CMC assistant professor of literature, Adam Bradley, will moderate the evening. Professor Bradley is the author of the forthcoming Book of Rhymes: The Poetics of Hip-Hop (2008) and The Collected Manuscripts of Ralph Ellison's Second Novel (2008). This evening's presentation is cosponsored by the Claremont Colleges Intercollegiate Department of Black Studies and CMC alumnus Sam Reece '74.
Today's Headlines with Anderson Cooper
TUESDAY, NOVEMBER 13, 2007
LECTURE 11:00 a.m. MCKENNA AUDITORIUM
Emmy Award-winning journalist Anderson Cooper, host of CNN’s Anderson Cooper 360 and a regular contributor to 60 Minutes, will visit McKenna Auditorium at 11 a.m. on Tuesday, November 13. His talk, “Today’s Headlines with Anderson Cooper,” will include time for discussion with students. In media circles, Cooper is considered to be a leading voice of a new generation of journalists who are injecting a sense of honest passion into their news broadcasts.
“I think the notion of the traditional anchor is fading away, the all-knowing, all-seeing person who speaks from on high,” Cooper says. “I don't think the audience really buys that anymore. As a viewer, I know I don't buy it. I think you have to be yourself, and you have to be real, and you have to admit what you don't know, and talk about what you do know.”
Since joining CNN, Cooper has anchored many of the decade's major news stories: he traveled to Sri Lanka to cover the devastating 2004 Indian Ocean tsunami, and was in Baghdad for the Iraqi elections. He also anchored much of CNN's live coverage of the funeral of Pope John Paul II in the Vatican City, as well as the Terri Schiavo story in Florida. For “America Votes 2004,” he moderated a Democratic presidential candidates forum co-sponsored with Rock the Vote.
Cooper, born in 1967, is the son of writer Wyatt Emory Cooper and heiress and designer Gloria Vanderbilt. His journalism career would be sparked by the sudden death of his father in 1978 during heart bypass surgery. He would later reflect on that experience as a “slap of silence that reset the clock.”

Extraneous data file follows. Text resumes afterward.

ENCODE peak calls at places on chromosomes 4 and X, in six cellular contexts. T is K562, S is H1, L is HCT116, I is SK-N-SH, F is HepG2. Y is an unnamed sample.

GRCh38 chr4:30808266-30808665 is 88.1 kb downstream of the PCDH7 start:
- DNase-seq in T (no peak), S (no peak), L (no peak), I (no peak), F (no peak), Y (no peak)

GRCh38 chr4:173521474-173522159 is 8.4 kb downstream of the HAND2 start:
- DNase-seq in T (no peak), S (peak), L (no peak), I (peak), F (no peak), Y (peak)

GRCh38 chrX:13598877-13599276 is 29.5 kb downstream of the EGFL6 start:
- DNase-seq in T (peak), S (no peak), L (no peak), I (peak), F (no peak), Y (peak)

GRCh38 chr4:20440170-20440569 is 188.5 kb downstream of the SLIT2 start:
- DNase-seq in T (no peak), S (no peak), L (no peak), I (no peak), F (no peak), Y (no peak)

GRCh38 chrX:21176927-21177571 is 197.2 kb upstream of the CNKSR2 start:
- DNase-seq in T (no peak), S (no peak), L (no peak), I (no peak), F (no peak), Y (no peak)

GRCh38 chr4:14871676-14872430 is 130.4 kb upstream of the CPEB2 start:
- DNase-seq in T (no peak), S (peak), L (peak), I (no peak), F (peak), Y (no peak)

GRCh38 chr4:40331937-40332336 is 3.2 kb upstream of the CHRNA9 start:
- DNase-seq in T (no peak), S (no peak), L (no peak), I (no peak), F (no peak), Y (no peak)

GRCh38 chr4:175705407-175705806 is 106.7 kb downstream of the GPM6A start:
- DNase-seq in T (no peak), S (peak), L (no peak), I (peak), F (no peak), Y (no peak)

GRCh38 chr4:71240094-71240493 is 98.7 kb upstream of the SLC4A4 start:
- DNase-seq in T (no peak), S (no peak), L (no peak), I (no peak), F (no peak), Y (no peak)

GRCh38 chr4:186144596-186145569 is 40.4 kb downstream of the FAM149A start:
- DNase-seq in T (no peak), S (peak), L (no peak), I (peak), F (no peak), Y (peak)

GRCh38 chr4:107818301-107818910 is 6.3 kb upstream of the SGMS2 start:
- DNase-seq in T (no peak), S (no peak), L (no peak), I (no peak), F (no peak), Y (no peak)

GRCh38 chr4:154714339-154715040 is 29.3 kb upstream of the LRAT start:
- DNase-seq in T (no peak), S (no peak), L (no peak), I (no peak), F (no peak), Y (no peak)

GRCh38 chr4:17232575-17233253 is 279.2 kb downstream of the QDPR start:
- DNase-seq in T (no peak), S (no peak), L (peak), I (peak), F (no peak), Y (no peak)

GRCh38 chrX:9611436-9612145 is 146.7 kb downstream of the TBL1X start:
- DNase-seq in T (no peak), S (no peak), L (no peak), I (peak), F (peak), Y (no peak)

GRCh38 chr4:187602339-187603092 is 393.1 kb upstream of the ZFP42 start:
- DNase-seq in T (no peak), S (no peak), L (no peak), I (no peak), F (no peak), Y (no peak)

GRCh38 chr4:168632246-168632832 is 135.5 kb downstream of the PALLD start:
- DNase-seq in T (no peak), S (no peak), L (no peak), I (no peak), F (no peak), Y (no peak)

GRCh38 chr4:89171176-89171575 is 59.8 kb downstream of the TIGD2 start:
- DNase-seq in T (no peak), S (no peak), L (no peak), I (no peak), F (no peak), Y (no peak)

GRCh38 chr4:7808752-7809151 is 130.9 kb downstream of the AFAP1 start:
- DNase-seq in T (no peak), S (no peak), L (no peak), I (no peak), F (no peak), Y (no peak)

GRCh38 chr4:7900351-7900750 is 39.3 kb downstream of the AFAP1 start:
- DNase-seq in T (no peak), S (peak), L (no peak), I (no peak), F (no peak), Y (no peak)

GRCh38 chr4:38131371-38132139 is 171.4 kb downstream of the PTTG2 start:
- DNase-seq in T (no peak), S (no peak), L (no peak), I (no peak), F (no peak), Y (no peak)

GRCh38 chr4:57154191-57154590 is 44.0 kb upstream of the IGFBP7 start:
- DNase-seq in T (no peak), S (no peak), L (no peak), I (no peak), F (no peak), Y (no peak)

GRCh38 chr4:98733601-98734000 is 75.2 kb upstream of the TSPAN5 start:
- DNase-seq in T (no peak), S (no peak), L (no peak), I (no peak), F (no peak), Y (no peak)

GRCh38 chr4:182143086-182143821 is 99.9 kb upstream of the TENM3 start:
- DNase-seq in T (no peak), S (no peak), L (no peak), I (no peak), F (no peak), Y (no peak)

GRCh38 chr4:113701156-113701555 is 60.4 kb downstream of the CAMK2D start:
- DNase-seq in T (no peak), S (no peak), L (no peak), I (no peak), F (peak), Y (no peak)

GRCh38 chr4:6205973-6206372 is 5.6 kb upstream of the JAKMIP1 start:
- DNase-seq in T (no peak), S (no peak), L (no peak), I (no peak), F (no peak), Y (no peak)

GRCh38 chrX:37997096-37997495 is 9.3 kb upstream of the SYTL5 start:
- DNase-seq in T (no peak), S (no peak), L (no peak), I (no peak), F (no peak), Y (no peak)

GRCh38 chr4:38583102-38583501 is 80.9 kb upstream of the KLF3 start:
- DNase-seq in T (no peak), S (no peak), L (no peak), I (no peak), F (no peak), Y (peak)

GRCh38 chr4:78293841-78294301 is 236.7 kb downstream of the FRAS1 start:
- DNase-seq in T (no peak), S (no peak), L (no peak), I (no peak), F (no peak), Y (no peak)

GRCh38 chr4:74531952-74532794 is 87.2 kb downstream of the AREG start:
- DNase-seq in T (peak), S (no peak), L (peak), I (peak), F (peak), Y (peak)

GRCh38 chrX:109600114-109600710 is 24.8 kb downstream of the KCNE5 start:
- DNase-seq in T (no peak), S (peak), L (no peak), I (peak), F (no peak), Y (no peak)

A few years later, Cooper would suffer another unexpected loss with the suicide death of his brother Carter. The losses, particularly of his brother, would galvanize his decision to become a journalist - a career path largely around his global coverage of war and natural disasters.
“Loss is a theme that I think a lot about, and it’s something in my work that I dwell on,” Cooper has said.
After graduating from Manhattan’s The Dalton School, Cooper enrolled at Yale University, studying political science and international relations. In 1989, Cooper graduated from Yale and took a job with Channel One as a fact-checker and, within months, as chief international correspondent, reporting on and producing stories from Bosnia, Iran, Israel, Russia, Rwanda, Somalia, South Africa and Vietnam.
Several years later in 1995, he went to work for ABC News as a contributor to World News Tonight and 20/20, and as the anchor of ABC's live, interactive, overnight news program, World News Now. He joined with CNN in 2001, anchoring on American Morning with Paula Zahn.
It was Cooper’s nearly non-stop reporting on Hurricane Katrina, an experience he recalls in his 2006 bestselling memoir Dispatches from the Edge, that made him a household name. His coverage lead to a much-discussed showdown with Louisiana Sen. Mary Landrieu that he recounts in Dispatches. At the time, Cooper told the politician that the people of New Orleans were “ashamed” of what was happening in their country.
Numerous awards for his work include an Emmy for his coverage of Princess Diana's funeral. Cooper has also received a Silver Plaque from the Chicago International Film Festival for his report from Sarajevo on the Bosnian civil war; a Bronze Telly for his coverage of famine in Somalia; a Bronze Award from the National Educational Film and Video Festival for a report on political Islam; and a GLAAD Media Award for Outstanding TV Journalism for his 20/20 Downtown report on gay high school athlete Corey Johnson. In 2005, Cooper was voted “Media Person of the Year” in an annual online poll.
In May 2006, Cooper became the newest contributor to CBS's news institution, 60 Minutes. That same month, he released Dispatches from the Edge, inspired by his time in New Orleans during the Hurricane.
Cooper's talk in McKenna Auditorium is for CMC persons only and reservations must be made online at the Athenaeum website reservation page. Overflow viewing will be in Pickford Auditorium.
Accountability in the Service of the State: Basis, Expectations and Obligations
TUESDAY, NOVEMBER 13, 2007
In his Athenaeum presentation, General Ron Fogleman explores the basis of the concept of accountability as it should apply to all of society and must apply to members of our armed forces. Accountability for one’s actions is at the heart of the military ethos, a concept that seems to be lacking in society at large.
General Fogleman will relate his own experiences in dealing with the issue of accountability during a particularly turbulent time in the civil military relations in the mid-1990s. General Fogleman served as the Commander in Chief of the United States Transportation Command from 1992 to 1994 and as the Chief of Staff of the US Air Force and a member of the Joint Chiefs of Staff from 1994 to 1997. In the history of the Joint Chiefs of Staff he is the only service chief ever to request relief from his duties and early retirement on a matter of principle.